New UNESCO World Heritage Site in Portugal – Garrison Border Town of Elvas and its Fortifications

The garrison border town of Elvas

Dating back as far as the Romans, the border town of Elvas,  facing the “ciudad” of Badajoz, was classified by UNESCO as a World Heritage Site last June. The garrison town, strategically located on the route connecting the two capitals, Lisbon and Madrid, is now worldwide renown for having the largest bulwarked dry-ditch military fortification and rampart system in the world. The impressive fortifications are intrinsically connected to Portuguese history, and played a major role in securing the Portuguese independence during the Portuguese War of Restoration (1641-68).

Here is a summary of the article on the UNESCO website, reporting the new listing.

“Guarding the key border crossing between Portugal’s capital Lisbon and Spain’s capital Madrid, in an undulating, riverine landscape, the Garrison Town of Elvas was fortified extensively from the 17th to the 19th centuries to become the largest bulwarked dry ditch system in the world, with outlying forts built on surrounding hills to accommodate the changing needs of defensive warfare.
The town was supplied with water by the 7km-long Amoreira Aqueduct, built in the late 16th and early 17th centuries and a key feature enabling the stronghold to withstand a lengthy siege. Within the walls, the town contains extensive barracks and other military buildings, as well as churches and monasteries, some adapted to military functions. The property includes seven components: the Historic Centre, the Amoreira Aqueduct, the Fort of Santa Luzia, and the covered way linking it to the Historic Centre, the Fort of Graça, and the Fortlets of São Mamede, São Pedro and São Domingos.

The Amoreira Aqueduct

The Amoreira Aqueduct

The historic centre with its castle, remnant walls and civil and religious buildings demonstrate the development of Elvas as three successive walled towns from the 10th to the 14th century and its subsequent incorporation into the major fortification works of the Portuguese War of the Restoration period (1641-68), when a wide range of military buildings were built for its role as a garrison town.
The bulwarked fortifications of the town and the outlying Fort of Santa Luzia and Graça and fortlets of São Mamede, São Pedro and São Domingos reflect the evolution of the Dutch system of fortification into an outstanding dry-ditch defence system.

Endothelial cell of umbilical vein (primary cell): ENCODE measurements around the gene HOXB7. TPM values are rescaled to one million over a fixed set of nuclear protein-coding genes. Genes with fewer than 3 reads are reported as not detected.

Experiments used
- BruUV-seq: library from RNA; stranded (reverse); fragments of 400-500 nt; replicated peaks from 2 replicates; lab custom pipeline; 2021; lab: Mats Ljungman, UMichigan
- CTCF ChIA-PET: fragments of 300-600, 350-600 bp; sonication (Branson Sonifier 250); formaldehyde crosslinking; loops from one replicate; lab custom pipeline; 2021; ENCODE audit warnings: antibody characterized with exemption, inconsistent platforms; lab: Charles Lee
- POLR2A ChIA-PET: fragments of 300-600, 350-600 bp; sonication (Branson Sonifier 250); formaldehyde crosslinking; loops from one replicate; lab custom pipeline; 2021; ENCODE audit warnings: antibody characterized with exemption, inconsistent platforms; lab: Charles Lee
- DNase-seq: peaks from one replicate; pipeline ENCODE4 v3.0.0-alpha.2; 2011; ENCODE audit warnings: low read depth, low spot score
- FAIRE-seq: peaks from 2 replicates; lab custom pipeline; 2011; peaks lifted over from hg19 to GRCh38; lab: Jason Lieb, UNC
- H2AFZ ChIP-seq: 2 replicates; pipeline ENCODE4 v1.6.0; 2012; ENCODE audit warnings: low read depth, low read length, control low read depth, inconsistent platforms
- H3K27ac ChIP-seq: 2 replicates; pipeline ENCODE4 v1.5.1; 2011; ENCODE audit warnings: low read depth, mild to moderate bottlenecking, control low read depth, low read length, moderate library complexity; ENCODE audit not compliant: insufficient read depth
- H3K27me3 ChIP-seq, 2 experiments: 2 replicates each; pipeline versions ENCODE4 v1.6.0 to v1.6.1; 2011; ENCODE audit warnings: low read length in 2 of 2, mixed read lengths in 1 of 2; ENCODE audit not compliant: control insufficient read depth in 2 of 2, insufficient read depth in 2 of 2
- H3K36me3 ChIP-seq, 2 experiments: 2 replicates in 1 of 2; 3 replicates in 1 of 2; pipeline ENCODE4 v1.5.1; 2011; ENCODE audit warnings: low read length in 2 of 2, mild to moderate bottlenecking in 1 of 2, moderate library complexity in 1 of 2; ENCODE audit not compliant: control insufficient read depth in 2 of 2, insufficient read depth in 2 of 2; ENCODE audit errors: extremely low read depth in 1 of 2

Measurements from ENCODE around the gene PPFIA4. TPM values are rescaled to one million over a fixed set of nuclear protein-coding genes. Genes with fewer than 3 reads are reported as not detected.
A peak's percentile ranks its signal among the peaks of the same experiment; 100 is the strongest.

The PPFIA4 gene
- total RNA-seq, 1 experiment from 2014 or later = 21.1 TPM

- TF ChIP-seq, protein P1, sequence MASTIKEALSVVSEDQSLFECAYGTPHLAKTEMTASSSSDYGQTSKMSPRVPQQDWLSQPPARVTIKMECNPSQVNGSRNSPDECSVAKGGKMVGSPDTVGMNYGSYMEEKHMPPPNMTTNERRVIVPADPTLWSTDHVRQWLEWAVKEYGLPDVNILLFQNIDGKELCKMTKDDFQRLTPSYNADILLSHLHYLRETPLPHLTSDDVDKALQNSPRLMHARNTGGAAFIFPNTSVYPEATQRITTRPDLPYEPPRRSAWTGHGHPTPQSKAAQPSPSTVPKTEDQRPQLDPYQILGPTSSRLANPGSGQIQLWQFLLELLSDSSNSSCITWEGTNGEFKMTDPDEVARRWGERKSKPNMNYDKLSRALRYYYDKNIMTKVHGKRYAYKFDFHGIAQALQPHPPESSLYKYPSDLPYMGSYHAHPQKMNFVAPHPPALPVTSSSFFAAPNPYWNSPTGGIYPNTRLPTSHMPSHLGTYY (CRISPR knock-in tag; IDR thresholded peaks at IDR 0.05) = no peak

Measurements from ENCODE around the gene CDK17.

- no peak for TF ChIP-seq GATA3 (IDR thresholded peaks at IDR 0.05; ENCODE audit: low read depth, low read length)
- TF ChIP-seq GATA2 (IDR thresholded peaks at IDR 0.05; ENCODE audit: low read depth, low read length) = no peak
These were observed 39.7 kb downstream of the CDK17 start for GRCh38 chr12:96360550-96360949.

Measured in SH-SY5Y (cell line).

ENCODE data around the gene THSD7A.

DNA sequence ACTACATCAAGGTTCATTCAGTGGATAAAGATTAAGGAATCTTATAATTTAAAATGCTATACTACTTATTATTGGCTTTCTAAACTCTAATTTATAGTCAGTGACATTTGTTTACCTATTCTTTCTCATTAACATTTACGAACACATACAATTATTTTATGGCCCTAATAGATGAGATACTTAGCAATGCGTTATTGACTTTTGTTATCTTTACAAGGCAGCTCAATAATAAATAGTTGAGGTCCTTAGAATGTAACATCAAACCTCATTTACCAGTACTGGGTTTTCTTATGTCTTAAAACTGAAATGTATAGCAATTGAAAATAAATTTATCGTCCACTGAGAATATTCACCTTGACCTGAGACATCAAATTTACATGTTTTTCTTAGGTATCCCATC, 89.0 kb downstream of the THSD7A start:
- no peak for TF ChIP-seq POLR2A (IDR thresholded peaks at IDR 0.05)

These surviving fortifications were begun in 1643 and comprise twelve forts inserted in an irregular polygon, roughly centred on the castle and making use of a landscape of hills. The bulwarks are battered, surrounded by a dry ditch and counterscarp and further protected by a number of ravelins. The fortifications were designed by the Dutch Jesuit Cosmander, based on the treaties of fortification engineer Samuel Marolois, whose work together with that of Simon Stevin and Adam Fritach launched the Dutch school of fortification worldwide. Cosmander applied the geometric theory of Marolois to the irregular topography of Elvas, to produce a defensive system considered a masterpiece of its time.
In the 18th century the Fort of Graça was constructed in response to the development of longer-range artillery, as well as four fortlets to the west.

One of the massive fortresses

One of the massive fortresses

As the remains of an enormous war fortress, Elvas is exceptional as a military landscape with visual and functional relationships between its fortifications, representing developments in military architecture and technology drawn from Dutch, Italian, French and English military theory and practice. Elvas is an outstanding demonstration of Portugal’s desire for land and autonomy, and the universal aspirations of European nation States in the 16th-17th centuries.”

For those of you who would like to know more, please follow this link to the article on the UNESCO website.

The Alentejo (Portuguese word for “beyond the Tagus river”) area near the Spanish border offers spectacular scenic drives and unique landscapes. This is now the second UNESCO World Heritage Site in the region (the first one was the city of Évora, 50 km away), where the landscape is marked by medieval towns, castles, roman temples and abbeys; accompanied by the friendliest people in Europe and a rich culinary history. The recent years have brought a new wave of visitors, who are keen on using the large artificial lakes of the region (such as the 250 km2 Alqueva dam reservoir, the largest artificial lake in Europe), to bathe and tour from April to mid-October. Large parties can stay at the unique Monte das Fontes, a luxurious 7 bedroom manor in a private 600 ha estate with its private swimming and boating lake facing the house; and smaller families at Monte Rei Santo, a 3 bedroom cottage with private pool; and experience the unspoilt Alentejo and all it has to offer.

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